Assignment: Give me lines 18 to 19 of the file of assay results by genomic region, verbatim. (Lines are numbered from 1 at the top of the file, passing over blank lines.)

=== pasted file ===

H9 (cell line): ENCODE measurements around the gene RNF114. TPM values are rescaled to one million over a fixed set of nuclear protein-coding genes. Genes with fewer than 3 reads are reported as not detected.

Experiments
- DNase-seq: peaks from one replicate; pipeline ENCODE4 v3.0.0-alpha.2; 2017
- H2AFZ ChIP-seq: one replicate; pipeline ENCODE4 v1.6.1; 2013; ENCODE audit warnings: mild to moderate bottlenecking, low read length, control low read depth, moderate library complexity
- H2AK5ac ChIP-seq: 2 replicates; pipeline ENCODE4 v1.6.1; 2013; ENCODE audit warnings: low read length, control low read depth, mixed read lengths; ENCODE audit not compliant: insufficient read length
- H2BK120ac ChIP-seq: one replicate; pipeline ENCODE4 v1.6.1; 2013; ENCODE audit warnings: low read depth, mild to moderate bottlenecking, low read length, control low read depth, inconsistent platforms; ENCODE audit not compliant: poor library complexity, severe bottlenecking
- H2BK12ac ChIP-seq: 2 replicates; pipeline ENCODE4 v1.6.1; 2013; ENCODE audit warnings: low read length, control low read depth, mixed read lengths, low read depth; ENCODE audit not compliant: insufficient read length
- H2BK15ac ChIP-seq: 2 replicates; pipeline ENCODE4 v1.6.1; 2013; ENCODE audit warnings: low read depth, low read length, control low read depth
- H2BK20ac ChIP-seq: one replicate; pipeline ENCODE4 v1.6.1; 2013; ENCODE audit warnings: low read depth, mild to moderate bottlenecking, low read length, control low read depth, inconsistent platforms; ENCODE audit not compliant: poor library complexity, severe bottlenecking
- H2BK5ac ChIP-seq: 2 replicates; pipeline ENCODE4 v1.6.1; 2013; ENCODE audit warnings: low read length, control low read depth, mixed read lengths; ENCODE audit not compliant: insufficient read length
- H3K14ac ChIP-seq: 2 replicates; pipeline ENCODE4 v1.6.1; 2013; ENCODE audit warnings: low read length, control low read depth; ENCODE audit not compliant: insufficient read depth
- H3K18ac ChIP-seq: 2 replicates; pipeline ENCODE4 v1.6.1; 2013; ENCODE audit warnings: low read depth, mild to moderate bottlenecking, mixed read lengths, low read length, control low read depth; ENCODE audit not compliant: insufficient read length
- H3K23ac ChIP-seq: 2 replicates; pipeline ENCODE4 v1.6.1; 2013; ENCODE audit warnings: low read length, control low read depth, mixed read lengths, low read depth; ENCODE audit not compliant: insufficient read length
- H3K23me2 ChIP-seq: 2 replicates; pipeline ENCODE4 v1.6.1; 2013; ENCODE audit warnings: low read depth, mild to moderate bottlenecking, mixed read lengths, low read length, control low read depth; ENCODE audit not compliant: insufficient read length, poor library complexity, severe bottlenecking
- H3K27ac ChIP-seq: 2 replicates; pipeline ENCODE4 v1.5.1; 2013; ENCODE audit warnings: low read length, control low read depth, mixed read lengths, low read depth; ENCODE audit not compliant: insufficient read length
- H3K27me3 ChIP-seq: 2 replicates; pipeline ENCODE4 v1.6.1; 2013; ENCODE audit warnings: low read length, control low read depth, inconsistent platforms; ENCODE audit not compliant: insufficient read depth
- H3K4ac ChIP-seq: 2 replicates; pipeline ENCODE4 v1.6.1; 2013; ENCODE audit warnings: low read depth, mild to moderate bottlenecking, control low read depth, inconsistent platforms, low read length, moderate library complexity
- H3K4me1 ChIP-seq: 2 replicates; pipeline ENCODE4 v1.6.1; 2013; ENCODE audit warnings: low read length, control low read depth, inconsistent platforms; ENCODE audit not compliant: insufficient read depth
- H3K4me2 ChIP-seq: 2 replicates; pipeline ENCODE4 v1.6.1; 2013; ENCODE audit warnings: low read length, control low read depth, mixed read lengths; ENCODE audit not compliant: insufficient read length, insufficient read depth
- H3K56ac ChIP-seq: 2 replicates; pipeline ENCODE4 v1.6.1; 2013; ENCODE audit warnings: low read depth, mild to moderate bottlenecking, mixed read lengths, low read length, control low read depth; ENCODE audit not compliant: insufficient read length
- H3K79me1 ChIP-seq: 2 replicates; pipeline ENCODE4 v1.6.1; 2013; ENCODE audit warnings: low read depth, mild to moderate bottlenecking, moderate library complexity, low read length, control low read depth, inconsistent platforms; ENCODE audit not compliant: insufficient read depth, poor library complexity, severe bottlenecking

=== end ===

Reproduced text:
- H3K4me1 ChIP-seq: 2 replicates; pipeline ENCODE4 v1.6.1; 2013; ENCODE audit warnings: low read length, control low read depth, inconsistent platforms; ENCODE audit not compliant: insufficient read depth
- H3K4me2 ChIP-seq: 2 replicates; pipeline ENCODE4 v1.6.1; 2013; ENCODE audit warnings: low read length, control low read depth, mixed read lengths; ENCODE audit not compliant: insufficient read length, insufficient read depth